The first thing that’ll trip you up is the name: Buechner. How on earth do you say it? I once suffered through an entire presentation on Christianity and the arts in which the speaker leaned heavily into the u: “The novels of Frederick Be-you-chner are a great example of Christian art that’s aesthetically excellent.” I was peeved, but Buechner wouldn’t have been. In the entry for “Buechner” in his delightful Wishful Thinking: A Seeker’s ABC, he confesses, “It is my name. It is pronounced Beekner. If somebody mispronounces it in some foolish way, I have the feeling that what’s foolish is me.” I don’t think it’s pure speculation to suggest that Buechner would have followed this up by pointing out that our Lord has chosen the foolish things of this world to shame the wise. 

So what’s foolish about an Ivy League-educated writer who took the literary world by storm with his first novel, A Long Day’s Dying? That’s the kind of success story that makes aspiring writers hunched over their laptops look up and stare deeply into the industrial ceilings of their local coffee shops. But Buechner was never able to replicate the success of that first book and so a new trajectory emerged, one that certainly seemed to court foolishness: literary has-been becomes preacher.

A minister and an artist? Can you find two more antithetical figures? The one delivering weekly sermons crafted to cater to the lowest common denominator in the most didactic of terms and the other offering up prophetic visions that shy away neither from life’s intractable ambiguity nor its radiant promise. On second thought, maybe these two aren’t worlds apart, or at least they shouldn’t be. Though we just lost Frederick Buechner at the age of 96, I suspect that part of his legacy will consist in his bold reminder[1] that preachers are poets. The fact that he had the audacity to be both in our disillusioned time is part of the holy foolishness of his life.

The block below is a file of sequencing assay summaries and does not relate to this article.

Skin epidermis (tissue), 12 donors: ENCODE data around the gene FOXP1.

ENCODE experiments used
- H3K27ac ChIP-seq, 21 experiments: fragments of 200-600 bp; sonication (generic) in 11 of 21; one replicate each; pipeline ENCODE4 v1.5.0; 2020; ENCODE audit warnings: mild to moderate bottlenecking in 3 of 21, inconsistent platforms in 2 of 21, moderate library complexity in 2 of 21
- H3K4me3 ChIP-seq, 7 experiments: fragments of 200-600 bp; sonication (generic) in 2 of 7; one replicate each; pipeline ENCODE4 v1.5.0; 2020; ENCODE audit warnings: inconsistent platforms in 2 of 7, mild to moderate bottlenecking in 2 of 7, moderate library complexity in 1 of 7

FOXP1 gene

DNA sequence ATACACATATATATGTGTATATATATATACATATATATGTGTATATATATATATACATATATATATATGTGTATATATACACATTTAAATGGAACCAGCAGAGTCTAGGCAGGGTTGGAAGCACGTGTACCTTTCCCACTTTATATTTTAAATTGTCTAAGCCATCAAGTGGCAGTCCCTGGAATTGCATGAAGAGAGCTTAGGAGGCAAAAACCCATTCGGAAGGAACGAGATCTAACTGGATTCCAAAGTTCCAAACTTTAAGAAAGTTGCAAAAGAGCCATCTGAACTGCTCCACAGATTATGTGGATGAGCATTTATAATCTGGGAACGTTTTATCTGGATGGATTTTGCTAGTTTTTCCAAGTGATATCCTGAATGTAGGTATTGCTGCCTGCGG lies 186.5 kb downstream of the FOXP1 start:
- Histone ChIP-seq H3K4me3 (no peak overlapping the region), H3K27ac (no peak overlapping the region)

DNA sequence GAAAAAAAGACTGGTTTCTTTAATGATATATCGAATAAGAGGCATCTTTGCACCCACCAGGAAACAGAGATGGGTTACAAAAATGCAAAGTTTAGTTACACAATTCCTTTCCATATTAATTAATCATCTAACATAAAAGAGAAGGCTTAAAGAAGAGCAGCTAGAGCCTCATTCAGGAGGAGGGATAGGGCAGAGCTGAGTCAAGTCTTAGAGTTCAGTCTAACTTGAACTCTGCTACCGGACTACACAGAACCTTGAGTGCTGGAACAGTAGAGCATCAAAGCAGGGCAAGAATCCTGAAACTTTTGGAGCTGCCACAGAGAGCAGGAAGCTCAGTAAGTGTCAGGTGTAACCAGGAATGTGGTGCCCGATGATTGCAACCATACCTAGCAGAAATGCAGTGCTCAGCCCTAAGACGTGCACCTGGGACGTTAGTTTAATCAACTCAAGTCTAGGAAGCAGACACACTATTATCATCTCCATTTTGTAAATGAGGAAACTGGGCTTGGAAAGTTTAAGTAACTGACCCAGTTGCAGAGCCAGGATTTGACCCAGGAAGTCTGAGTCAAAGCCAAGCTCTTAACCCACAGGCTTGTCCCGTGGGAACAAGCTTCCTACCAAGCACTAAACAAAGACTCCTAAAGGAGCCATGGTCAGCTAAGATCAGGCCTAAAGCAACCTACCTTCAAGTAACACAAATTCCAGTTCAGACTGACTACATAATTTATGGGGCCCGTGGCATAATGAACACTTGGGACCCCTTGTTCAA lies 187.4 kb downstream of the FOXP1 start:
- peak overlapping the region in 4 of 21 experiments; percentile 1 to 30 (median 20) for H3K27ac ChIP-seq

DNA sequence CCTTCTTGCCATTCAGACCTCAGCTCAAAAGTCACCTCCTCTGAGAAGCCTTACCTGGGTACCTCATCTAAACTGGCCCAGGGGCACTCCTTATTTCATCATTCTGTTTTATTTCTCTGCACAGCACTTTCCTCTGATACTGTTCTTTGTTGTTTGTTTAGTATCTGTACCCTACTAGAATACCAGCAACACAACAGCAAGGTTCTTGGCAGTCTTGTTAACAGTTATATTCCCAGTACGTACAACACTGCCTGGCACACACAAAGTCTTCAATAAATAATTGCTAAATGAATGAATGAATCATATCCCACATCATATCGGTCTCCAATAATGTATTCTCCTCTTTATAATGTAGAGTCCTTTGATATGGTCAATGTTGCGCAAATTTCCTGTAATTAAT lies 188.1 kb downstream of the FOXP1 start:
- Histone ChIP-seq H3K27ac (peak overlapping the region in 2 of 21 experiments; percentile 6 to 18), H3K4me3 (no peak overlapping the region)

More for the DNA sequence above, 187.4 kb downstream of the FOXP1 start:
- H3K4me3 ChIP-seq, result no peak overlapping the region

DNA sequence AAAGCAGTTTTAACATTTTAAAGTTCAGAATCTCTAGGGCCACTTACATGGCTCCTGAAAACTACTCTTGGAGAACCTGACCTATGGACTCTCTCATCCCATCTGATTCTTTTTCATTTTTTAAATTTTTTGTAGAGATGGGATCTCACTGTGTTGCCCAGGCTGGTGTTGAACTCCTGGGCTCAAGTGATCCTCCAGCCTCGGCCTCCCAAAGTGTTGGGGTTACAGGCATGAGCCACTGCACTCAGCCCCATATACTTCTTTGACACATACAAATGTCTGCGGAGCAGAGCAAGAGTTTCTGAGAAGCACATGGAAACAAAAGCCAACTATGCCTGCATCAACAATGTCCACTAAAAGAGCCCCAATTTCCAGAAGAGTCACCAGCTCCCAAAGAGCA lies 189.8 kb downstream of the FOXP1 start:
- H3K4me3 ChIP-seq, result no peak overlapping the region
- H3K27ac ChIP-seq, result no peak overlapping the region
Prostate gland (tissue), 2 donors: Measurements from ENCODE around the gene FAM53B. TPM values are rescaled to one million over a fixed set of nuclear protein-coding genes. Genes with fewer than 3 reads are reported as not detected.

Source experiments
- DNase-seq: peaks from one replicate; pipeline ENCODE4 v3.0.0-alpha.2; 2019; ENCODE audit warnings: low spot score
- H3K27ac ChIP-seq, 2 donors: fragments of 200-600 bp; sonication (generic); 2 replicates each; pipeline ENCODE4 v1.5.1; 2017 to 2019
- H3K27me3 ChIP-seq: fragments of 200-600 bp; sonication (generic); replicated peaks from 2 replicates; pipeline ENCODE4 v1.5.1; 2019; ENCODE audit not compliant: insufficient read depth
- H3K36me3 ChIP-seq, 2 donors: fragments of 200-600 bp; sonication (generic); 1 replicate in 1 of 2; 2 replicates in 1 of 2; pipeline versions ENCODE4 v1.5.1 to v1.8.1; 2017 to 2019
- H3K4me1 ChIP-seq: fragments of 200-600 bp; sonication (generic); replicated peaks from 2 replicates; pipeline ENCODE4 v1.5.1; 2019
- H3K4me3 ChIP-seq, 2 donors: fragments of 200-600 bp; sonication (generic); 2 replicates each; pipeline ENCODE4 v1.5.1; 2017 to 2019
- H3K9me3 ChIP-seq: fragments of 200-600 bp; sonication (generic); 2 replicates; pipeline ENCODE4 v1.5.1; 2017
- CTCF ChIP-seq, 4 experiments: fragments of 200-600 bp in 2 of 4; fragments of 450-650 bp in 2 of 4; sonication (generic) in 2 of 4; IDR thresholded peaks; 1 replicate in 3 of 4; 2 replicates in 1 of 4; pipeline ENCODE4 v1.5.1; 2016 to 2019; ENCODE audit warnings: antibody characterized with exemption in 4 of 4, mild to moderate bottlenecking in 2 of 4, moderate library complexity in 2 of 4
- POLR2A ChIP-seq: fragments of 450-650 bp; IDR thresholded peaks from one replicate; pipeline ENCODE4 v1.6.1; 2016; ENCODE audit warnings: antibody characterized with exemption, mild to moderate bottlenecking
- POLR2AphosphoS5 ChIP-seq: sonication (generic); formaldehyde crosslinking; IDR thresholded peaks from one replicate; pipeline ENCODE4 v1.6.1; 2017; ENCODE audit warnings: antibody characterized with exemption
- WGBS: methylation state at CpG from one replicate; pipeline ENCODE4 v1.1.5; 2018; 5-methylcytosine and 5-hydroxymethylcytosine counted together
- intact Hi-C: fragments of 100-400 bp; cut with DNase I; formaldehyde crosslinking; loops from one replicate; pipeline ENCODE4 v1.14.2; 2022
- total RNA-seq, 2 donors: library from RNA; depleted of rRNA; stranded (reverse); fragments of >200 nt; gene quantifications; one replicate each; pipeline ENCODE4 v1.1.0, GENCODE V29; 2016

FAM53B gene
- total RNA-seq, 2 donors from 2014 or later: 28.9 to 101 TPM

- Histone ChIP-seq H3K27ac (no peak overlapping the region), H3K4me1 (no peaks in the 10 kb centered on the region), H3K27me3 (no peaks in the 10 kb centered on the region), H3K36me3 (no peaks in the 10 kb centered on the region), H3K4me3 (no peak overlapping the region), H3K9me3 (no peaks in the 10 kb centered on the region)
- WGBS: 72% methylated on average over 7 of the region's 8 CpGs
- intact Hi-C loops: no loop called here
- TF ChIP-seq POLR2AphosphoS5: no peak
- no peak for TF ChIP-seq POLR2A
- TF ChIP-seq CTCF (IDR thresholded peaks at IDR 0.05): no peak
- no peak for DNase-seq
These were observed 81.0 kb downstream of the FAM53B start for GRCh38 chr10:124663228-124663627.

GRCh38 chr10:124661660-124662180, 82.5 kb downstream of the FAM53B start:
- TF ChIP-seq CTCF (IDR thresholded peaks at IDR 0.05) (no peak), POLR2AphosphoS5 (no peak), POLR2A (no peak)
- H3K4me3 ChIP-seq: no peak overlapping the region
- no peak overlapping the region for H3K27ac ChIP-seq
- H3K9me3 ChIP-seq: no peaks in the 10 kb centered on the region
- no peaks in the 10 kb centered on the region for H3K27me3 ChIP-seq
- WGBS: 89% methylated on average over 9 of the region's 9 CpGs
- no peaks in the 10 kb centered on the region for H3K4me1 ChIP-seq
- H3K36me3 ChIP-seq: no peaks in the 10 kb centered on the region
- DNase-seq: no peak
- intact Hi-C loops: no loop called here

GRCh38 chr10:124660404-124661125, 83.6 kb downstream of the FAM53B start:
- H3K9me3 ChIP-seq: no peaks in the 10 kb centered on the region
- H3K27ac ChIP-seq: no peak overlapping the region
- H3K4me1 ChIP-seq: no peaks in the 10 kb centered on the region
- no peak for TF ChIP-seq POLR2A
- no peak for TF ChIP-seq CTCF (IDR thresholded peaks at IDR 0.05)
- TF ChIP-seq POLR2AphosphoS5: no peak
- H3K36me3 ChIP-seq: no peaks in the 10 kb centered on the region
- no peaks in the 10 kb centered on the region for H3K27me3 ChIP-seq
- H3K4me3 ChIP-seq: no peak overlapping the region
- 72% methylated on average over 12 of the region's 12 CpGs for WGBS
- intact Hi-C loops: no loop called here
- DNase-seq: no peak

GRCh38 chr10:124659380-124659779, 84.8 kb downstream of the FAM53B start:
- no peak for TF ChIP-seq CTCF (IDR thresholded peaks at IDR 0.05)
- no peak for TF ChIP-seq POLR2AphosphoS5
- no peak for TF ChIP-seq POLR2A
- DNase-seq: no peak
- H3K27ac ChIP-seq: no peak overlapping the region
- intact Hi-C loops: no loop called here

Though we just lost Frederick Buechner at the age of 96, I suspect that part of his legacy will consist in his bold reminder that preachers are poets.

Pick a Buechner book, any book, and prepare to be bowled over by the sensational throwaway lines that are scattered like benevolent spies throughout the paragraphs. Musing on the scene at the river Jabbok, he asks us to remember Jacob “limping home against the great conflagration of the dawn.” To this day, that inspired use of conflagration makes me green with envy. Here’s another from Godric: “Laugh till you weep. Weep till there’s nothing but to laugh at your weeping. In the end it’s all one.” On lighter days, I’m poised with pen in hand to do some furious underlining; just look at my tattered copies of the man’s books! 

But on my darker days, I’ll confess I struggle with Buechner and worry that he’s just giving us vague poetic platitudes that fall short of the intrusive reality of Christ’s resurrection, i.e., the kind of amorphous spirituality that would warm the heart of a Friedrich Schleiermacher. That’s when I let the preacher come to the aid of the artist:

If the Lord is indeed our shepherd, then everything goes topsey-turvey. Losing becomes finding and crying becomes laughing. The last become first and the weak become strong. Instead of life being done in by death in the end as we always supposed, death is done in finally by life in the end. If the Lord is our great host at the great feast, then the sky is the limit.

But you need both poet and preacher to get this ecstatic scene from Godric

“Be fools for Christ,” said the Apostle Paul, and thus I was thy bearded Saxon fool and clown for sure. Nothing I ever knew before and nothing I have ever come to know from then till now can match the holy mirth and madness of that time. Many’s the sin I’ve clipped to since. Many’s the dark and savage night of doubt. Many’s the prayer I haven’t prayed, the friend I’ve hurt, the kindness left undone. But this I know. The Godric that waded out of Jordan soaked and dripping wet that day was not the Godric that went wading in. 

We’re not all bearded Saxons and not all of us will make it to the Holy Land, but every one of us who clings to Christ through thick and thin will feel those words in their bones.